T. int.: Manila in the Claws of Light. Scen.: Clodualdo del Mundo dal romanzo omonimo di Edgardo Reyes. F.: Miguel de Leon. M.: Edgardo Jarlego, Ike Jarlego. Mus.: Max Jocson. Su.: Luis Reyes, Ramon Reyes. Int.: Bembel Roco (Julio Madiaga), Hilda Koronel (Ligaya Paraiso), Lou Salbador Jr. (Atong), Tommy Abuel (Pol), Jojo Abella (Bobby), Juling Badabaldo (Misis Cruz). Prod.: Miguel de Leon, Severino Manotok per Cinema Artists. DCP. D.: 124′. Col.
There are undoubtedly a few people left who still remember that day in Cannes 1978 when rumors started circulating about a small, low budget film from the Philippines. A ‘dirty’ film, as some claimed, once more proving Lu Xun correct when he observed that while some art might originate in the sewer, it can be so full of passion that it goes as deep as tragedy. And perhaps even further, because Lino was one of the most physical filmmakers that cinema has ever had. […] He possessed a remarkable vitality which was expressed fully in the large demonstrations he organized against Marcos’ regime. With the money he made with his commercial films he bought some sophisticated sound equipment which allowed him to cover the entire Epifanio de los Santos Avenue, Manila’s massive north to south transportation corridor. Lino knew all the arteries of this swarming city, and he penetrated them just as he penetrated the veins of the outcasts in his films. Sometimes a vein would crack open and bleed. And that blood oozed on the screen with Insiang, Jaguar, Bona, Bayanko, all of which were shown in Cannes. And then, just like that, he died, in a stupid, easily avoidable car accident. […] Still, when you watch Manila, you’ll be burned by a flame that never goes out.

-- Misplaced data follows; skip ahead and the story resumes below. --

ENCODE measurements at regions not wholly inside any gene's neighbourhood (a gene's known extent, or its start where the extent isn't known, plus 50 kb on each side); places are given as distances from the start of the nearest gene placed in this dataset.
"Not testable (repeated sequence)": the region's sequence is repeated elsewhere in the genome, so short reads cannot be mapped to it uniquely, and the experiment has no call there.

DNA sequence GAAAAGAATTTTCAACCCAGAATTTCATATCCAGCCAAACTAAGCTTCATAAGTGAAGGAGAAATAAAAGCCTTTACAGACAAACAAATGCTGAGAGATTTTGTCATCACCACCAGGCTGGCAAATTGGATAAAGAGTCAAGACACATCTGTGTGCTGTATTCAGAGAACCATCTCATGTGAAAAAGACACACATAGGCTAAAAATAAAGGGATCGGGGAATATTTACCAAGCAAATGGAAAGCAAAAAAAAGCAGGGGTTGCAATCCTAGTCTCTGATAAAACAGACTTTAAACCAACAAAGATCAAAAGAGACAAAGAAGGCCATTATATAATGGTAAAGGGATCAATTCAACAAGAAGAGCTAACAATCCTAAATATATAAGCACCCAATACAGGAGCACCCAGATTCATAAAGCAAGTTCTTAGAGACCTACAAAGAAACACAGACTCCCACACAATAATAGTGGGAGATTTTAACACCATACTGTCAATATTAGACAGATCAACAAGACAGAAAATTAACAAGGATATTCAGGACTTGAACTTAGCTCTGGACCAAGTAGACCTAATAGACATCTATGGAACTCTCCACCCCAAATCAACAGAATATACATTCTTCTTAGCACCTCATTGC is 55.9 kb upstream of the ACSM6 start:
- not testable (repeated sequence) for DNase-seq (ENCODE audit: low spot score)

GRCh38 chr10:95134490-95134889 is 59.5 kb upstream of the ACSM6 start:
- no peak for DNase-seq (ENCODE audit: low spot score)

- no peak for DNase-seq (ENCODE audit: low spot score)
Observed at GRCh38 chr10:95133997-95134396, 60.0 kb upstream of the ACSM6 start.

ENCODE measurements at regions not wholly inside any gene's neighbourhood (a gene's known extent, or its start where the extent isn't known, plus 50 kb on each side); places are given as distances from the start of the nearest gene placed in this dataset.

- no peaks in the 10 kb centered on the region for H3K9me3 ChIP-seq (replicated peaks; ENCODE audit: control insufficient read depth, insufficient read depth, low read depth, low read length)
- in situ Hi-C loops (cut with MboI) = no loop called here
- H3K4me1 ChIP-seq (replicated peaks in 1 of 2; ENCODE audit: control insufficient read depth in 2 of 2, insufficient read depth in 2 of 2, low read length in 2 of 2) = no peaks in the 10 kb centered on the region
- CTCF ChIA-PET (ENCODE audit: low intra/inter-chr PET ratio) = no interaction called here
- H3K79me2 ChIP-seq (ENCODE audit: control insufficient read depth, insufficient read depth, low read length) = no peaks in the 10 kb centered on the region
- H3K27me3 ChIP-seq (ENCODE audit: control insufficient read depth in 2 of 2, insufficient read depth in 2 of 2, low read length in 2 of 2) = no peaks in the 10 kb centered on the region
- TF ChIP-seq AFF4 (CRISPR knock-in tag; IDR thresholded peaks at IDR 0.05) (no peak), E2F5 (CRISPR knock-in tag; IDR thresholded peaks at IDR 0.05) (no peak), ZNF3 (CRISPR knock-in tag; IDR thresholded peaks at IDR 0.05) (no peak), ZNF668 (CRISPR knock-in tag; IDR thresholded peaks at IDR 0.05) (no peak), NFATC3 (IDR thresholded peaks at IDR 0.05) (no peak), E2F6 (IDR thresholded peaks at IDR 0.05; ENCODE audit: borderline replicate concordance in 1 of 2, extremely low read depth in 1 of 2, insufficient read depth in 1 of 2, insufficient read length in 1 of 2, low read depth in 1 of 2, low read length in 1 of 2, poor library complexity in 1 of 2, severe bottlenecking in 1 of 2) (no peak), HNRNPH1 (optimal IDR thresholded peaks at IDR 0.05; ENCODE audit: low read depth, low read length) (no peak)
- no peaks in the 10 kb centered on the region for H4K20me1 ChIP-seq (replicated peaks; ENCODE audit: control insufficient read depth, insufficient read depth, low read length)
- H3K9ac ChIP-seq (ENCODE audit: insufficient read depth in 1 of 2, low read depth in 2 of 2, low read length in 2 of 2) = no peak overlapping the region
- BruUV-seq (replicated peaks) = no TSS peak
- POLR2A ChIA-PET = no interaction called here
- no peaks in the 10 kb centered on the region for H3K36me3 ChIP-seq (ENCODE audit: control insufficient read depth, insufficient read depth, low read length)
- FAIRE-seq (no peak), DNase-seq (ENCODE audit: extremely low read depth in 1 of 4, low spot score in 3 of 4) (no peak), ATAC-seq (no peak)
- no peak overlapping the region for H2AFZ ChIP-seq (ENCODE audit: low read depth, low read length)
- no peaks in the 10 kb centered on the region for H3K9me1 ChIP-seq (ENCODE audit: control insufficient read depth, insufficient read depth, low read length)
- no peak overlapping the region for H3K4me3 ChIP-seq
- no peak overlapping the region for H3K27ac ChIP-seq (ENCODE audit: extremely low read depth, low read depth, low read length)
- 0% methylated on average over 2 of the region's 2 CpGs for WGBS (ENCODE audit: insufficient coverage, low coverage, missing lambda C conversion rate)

Ultra-fast, fiercely vital, unclassifiable, this little man exists right in the heart of his country. He knows and experiences all the contradictions of Filipino culture and cinema. Brocka is not a solitary hero, he is a public figure; though marginal, exposed, and slandered, he is protected by his fame abroad. He has some key traits in common with Pasolini: a respect for ‘lower’ culture, a feeling for the beauty of the body, a willingness to dissect the social links that the bodies represent. Brocka loves flinging his characters into the traps of mise en scène, he never turns away when they are overwhelmed by emotion, and once they are cornered, neither can we.
Serge Daney, 1981
Restored in 2013 by the World Cinema Foundation and the Film Development Council of the Philippines at Cineteca di Bologna /L'Immagine Ritrovata laboratory, in association with LVN, Cinema Artists Philippines and Miguel de Leon
The restoration was made possible through the use of the original camera and sound negatives deposited by Pierre Rissient, on behalf of Lino Brocka, at the BFI National Archive since the early 1980s. The state of conservation of the negatives was critical. The negative was wet-scanned at 4K resolution. Color decay was also a significant problem. The film's cinematographer, Mike de Leon, attentively guided the grading phase and validated a positive print for reference.